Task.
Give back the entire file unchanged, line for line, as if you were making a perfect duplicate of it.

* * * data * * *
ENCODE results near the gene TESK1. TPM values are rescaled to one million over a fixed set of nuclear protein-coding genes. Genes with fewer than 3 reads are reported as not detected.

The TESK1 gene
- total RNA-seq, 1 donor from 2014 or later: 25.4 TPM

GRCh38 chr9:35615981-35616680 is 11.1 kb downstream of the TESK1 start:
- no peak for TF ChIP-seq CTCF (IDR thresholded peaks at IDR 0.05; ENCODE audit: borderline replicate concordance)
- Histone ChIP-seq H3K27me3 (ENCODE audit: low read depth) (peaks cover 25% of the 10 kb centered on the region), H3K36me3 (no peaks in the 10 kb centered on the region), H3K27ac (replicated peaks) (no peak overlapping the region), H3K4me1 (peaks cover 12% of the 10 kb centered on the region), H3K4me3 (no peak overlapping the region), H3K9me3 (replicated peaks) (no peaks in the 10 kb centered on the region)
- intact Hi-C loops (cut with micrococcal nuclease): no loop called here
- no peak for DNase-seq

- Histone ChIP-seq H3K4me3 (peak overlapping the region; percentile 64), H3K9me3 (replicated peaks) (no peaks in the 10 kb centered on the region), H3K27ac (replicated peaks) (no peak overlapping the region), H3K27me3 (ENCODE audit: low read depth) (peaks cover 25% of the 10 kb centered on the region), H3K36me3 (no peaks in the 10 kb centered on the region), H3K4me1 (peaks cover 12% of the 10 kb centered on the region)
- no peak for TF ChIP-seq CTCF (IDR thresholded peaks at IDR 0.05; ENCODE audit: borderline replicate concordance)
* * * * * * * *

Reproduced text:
ENCODE results near the gene TESK1. TPM values are rescaled to one million over a fixed set of nuclear protein-coding genes. Genes with fewer than 3 reads are reported as not detected.

The TESK1 gene
- total RNA-seq, 1 donor from 2014 or later: 25.4 TPM

GRCh38 chr9:35615981-35616680 is 11.1 kb downstream of the TESK1 start:
- no peak for TF ChIP-seq CTCF (IDR thresholded peaks at IDR 0.05; ENCODE audit: borderline replicate concordance)
- Histone ChIP-seq H3K27me3 (ENCODE audit: low read depth) (peaks cover 25% of the 10 kb centered on the region), H3K36me3 (no peaks in the 10 kb centered on the region), H3K27ac (replicated peaks) (no peak overlapping the region), H3K4me1 (peaks cover 12% of the 10 kb centered on the region), H3K4me3 (no peak overlapping the region), H3K9me3 (replicated peaks) (no peaks in the 10 kb centered on the region)
- intact Hi-C loops (cut with micrococcal nuclease): no loop called here
- no peak for DNase-seq

- Histone ChIP-seq H3K4me3 (peak overlapping the region; percentile 64), H3K9me3 (replicated peaks) (no peaks in the 10 kb centered on the region), H3K27ac (replicated peaks) (no peak overlapping the region), H3K27me3 (ENCODE audit: low read depth) (peaks cover 25% of the 10 kb centered on the region), H3K36me3 (no peaks in the 10 kb centered on the region), H3K4me1 (peaks cover 12% of the 10 kb centered on the region)
- no peak for TF ChIP-seq CTCF (IDR thresholded peaks at IDR 0.05; ENCODE audit: borderline replicate concordance)